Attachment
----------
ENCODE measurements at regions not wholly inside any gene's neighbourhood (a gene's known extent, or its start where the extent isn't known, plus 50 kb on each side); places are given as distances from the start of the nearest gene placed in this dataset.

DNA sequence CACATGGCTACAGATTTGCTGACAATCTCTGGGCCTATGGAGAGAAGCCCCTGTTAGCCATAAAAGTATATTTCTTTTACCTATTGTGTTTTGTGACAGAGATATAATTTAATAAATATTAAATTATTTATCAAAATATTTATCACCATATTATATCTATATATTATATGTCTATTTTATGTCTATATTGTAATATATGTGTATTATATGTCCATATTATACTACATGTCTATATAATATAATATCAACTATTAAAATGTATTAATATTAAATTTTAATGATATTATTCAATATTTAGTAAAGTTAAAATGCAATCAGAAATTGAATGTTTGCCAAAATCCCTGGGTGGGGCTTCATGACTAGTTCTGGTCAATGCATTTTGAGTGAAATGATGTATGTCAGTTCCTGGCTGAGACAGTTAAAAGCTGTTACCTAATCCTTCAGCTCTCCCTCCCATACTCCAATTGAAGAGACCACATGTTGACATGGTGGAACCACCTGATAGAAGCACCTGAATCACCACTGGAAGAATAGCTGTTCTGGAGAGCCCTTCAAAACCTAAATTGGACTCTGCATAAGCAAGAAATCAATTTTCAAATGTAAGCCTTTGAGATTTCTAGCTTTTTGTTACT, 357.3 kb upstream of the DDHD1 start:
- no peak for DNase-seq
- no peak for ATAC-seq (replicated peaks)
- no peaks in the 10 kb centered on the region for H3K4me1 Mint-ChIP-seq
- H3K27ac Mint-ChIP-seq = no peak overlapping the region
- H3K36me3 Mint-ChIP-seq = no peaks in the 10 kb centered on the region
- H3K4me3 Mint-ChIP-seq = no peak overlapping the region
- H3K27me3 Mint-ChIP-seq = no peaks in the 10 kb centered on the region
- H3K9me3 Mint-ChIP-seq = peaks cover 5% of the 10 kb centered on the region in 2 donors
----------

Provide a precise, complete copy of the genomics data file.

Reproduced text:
ENCODE measurements at regions not wholly inside any gene's neighbourhood (a gene's known extent, or its start where the extent isn't known, plus 50 kb on each side); places are given as distances from the start of the nearest gene placed in this dataset.

DNA sequence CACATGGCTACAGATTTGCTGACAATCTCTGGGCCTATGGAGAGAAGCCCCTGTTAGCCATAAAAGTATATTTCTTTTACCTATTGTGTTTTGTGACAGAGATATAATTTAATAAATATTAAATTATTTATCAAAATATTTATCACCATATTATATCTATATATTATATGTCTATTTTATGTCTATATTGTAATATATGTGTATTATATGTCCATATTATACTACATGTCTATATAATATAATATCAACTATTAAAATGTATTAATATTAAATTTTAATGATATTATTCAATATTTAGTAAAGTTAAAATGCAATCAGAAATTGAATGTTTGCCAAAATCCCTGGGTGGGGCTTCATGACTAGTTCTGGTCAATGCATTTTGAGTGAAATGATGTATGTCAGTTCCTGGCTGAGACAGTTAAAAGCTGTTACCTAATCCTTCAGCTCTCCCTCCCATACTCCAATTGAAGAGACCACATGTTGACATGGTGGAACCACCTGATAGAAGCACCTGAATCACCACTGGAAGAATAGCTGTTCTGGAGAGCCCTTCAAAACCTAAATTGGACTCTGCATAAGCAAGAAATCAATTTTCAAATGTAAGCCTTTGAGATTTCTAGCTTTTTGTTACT, 357.3 kb upstream of the DDHD1 start:
- no peak for DNase-seq
- no peak for ATAC-seq (replicated peaks)
- no peaks in the 10 kb centered on the region for H3K4me1 Mint-ChIP-seq
- H3K27ac Mint-ChIP-seq = no peak overlapping the region
- H3K36me3 Mint-ChIP-seq = no peaks in the 10 kb centered on the region
- H3K4me3 Mint-ChIP-seq = no peak overlapping the region
- H3K27me3 Mint-ChIP-seq = no peaks in the 10 kb centered on the region
- H3K9me3 Mint-ChIP-seq = peaks cover 5% of the 10 kb centered on the region in 2 donors